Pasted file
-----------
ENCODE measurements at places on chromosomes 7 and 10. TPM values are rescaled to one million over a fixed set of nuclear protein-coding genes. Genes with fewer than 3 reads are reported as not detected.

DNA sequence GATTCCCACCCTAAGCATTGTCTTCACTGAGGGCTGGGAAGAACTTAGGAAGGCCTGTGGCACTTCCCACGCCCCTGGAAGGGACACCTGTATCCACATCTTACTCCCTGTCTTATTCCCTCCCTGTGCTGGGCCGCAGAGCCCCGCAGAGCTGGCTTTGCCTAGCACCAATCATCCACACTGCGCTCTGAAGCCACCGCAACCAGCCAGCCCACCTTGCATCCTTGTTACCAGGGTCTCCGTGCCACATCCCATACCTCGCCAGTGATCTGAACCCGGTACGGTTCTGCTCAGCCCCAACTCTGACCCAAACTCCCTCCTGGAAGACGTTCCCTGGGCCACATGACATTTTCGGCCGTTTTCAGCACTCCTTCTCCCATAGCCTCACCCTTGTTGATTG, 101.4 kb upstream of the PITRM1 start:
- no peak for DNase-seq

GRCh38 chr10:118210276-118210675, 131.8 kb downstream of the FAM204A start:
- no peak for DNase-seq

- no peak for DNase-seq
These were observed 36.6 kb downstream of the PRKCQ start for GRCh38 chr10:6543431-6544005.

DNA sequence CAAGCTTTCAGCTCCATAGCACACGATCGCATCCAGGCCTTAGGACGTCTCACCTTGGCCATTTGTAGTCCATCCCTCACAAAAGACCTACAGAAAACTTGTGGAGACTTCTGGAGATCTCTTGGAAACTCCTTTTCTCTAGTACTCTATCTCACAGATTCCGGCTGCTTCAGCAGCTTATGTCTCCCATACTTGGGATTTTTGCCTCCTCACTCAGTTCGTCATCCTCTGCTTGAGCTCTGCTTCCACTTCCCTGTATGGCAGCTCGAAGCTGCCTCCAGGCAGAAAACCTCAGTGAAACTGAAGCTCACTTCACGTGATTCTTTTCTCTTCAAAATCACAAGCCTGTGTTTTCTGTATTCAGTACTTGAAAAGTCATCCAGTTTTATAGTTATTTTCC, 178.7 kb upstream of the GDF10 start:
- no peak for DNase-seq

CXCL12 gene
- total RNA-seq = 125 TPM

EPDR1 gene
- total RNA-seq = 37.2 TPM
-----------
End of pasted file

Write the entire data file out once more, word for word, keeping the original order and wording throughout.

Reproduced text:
ENCODE measurements at places on chromosomes 7 and 10. TPM values are rescaled to one million over a fixed set of nuclear protein-coding genes. Genes with fewer than 3 reads are reported as not detected.

DNA sequence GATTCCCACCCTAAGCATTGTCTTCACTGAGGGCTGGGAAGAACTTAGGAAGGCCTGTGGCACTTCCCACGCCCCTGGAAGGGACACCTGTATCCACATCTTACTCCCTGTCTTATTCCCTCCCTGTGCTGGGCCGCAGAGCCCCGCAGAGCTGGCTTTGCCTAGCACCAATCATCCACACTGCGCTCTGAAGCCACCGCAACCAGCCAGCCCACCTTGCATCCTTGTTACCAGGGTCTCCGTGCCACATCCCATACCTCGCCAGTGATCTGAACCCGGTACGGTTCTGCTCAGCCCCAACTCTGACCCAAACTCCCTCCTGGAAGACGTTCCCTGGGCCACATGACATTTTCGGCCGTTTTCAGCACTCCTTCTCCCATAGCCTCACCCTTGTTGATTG, 101.4 kb upstream of the PITRM1 start:
- no peak for DNase-seq

GRCh38 chr10:118210276-118210675, 131.8 kb downstream of the FAM204A start:
- no peak for DNase-seq

- no peak for DNase-seq
These were observed 36.6 kb downstream of the PRKCQ start for GRCh38 chr10:6543431-6544005.

DNA sequence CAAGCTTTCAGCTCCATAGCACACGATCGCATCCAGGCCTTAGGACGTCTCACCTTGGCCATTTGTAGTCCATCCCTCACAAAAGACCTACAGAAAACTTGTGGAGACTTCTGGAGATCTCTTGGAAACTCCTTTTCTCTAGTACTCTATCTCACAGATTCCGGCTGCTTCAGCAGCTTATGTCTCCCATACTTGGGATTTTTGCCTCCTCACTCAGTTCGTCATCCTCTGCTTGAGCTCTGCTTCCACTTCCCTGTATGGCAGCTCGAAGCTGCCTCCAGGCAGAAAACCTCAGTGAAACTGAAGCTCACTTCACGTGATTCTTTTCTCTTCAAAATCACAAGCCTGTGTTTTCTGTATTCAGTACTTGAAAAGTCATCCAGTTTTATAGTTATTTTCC, 178.7 kb upstream of the GDF10 start:
- no peak for DNase-seq

CXCL12 gene
- total RNA-seq = 125 TPM

EPDR1 gene
- total RNA-seq = 37.2 TPM